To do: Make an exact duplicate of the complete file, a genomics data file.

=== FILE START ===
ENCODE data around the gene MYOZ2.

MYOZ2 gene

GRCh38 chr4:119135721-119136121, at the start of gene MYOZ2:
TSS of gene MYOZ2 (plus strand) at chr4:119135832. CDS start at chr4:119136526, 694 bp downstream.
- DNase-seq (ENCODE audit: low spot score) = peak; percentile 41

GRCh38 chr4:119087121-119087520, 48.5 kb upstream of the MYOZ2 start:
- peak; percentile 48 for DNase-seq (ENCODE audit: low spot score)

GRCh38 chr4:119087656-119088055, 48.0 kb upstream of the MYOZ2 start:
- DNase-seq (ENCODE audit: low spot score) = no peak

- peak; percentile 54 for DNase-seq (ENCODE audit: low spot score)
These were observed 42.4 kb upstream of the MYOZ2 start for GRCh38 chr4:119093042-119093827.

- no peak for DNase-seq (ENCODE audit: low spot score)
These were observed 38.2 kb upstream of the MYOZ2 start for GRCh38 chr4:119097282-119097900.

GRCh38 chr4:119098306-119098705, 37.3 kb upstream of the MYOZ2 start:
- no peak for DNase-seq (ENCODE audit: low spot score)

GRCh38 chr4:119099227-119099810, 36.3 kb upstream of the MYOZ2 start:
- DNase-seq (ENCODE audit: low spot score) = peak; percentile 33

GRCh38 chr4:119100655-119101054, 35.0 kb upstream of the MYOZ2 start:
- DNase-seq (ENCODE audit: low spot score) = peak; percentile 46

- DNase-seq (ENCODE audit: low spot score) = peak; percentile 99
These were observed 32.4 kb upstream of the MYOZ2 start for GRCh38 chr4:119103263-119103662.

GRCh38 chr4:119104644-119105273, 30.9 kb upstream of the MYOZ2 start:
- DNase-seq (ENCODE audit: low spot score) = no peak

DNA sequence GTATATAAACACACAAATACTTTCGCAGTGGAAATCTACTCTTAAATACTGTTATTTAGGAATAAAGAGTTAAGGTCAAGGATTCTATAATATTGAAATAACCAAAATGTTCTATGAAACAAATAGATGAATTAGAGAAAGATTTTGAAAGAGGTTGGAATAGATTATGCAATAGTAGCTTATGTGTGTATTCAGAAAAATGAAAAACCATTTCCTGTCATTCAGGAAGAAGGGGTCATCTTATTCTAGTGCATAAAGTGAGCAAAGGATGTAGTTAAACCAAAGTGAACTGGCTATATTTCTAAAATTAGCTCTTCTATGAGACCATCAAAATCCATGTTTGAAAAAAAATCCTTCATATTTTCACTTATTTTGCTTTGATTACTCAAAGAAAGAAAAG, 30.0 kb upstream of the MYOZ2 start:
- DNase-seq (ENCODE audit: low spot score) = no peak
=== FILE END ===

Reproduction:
ENCODE data around the gene MYOZ2.

MYOZ2 gene

GRCh38 chr4:119135721-119136121, at the start of gene MYOZ2:
TSS of gene MYOZ2 (plus strand) at chr4:119135832. CDS start at chr4:119136526, 694 bp downstream.
- DNase-seq (ENCODE audit: low spot score) = peak; percentile 41

GRCh38 chr4:119087121-119087520, 48.5 kb upstream of the MYOZ2 start:
- peak; percentile 48 for DNase-seq (ENCODE audit: low spot score)

GRCh38 chr4:119087656-119088055, 48.0 kb upstream of the MYOZ2 start:
- DNase-seq (ENCODE audit: low spot score) = no peak

- peak; percentile 54 for DNase-seq (ENCODE audit: low spot score)
These were observed 42.4 kb upstream of the MYOZ2 start for GRCh38 chr4:119093042-119093827.

- no peak for DNase-seq (ENCODE audit: low spot score)
These were observed 38.2 kb upstream of the MYOZ2 start for GRCh38 chr4:119097282-119097900.

GRCh38 chr4:119098306-119098705, 37.3 kb upstream of the MYOZ2 start:
- no peak for DNase-seq (ENCODE audit: low spot score)

GRCh38 chr4:119099227-119099810, 36.3 kb upstream of the MYOZ2 start:
- DNase-seq (ENCODE audit: low spot score) = peak; percentile 33

GRCh38 chr4:119100655-119101054, 35.0 kb upstream of the MYOZ2 start:
- DNase-seq (ENCODE audit: low spot score) = peak; percentile 46

- DNase-seq (ENCODE audit: low spot score) = peak; percentile 99
These were observed 32.4 kb upstream of the MYOZ2 start for GRCh38 chr4:119103263-119103662.

GRCh38 chr4:119104644-119105273, 30.9 kb upstream of the MYOZ2 start:
- DNase-seq (ENCODE audit: low spot score) = no peak

DNA sequence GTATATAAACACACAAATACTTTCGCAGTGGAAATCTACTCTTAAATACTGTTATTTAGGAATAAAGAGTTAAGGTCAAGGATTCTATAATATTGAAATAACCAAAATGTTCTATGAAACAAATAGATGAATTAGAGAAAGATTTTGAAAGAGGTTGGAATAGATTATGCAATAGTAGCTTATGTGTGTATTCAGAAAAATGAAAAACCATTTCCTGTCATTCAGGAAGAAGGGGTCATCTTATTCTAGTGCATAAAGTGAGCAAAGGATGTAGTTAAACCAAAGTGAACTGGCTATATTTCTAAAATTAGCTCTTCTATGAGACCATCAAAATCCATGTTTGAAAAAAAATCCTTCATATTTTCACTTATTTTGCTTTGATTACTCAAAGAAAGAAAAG, 30.0 kb upstream of the MYOZ2 start:
- DNase-seq (ENCODE audit: low spot score) = no peak